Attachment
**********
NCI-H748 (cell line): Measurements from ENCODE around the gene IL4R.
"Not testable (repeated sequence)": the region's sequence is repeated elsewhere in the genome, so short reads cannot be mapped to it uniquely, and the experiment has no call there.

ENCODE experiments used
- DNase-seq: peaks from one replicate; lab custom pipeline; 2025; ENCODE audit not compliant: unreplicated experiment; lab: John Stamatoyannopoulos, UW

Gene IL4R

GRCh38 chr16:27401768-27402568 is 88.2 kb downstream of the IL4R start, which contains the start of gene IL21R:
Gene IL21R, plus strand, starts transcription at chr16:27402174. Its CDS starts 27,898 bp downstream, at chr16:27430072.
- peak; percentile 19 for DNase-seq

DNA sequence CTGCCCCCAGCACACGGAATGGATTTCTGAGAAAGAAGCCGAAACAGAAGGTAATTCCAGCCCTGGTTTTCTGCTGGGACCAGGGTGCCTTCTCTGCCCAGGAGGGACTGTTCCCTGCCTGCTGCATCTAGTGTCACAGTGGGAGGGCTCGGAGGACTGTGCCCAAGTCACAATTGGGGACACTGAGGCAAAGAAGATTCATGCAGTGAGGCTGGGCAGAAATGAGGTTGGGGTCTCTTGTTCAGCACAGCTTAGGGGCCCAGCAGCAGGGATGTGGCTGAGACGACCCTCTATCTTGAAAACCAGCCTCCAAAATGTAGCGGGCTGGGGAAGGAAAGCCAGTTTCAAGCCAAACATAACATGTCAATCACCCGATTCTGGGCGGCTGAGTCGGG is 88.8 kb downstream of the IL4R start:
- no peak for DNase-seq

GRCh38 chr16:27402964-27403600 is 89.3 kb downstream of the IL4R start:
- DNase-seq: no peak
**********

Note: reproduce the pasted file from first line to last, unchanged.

NCI-H748 (cell line): Measurements from ENCODE around the gene IL4R.
"Not testable (repeated sequence)": the region's sequence is repeated elsewhere in the genome, so short reads cannot be mapped to it uniquely, and the experiment has no call there.

ENCODE experiments used
- DNase-seq: peaks from one replicate; lab custom pipeline; 2025; ENCODE audit not compliant: unreplicated experiment; lab: John Stamatoyannopoulos, UW

Gene IL4R

GRCh38 chr16:27401768-27402568 is 88.2 kb downstream of the IL4R start, which contains the start of gene IL21R:
Gene IL21R, plus strand, starts transcription at chr16:27402174. Its CDS starts 27,898 bp downstream, at chr16:27430072.
- peak; percentile 19 for DNase-seq

DNA sequence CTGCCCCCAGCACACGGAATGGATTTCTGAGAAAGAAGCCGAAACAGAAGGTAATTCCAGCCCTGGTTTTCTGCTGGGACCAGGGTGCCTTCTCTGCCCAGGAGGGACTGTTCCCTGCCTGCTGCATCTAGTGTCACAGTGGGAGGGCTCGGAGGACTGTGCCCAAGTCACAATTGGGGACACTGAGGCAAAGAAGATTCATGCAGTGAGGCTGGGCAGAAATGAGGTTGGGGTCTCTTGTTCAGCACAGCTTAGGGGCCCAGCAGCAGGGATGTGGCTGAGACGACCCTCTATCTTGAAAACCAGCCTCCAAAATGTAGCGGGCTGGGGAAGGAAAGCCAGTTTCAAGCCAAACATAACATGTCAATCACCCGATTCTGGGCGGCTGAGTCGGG is 88.8 kb downstream of the IL4R start:
- no peak for DNase-seq

GRCh38 chr16:27402964-27403600 is 89.3 kb downstream of the IL4R start:
- DNase-seq: no peak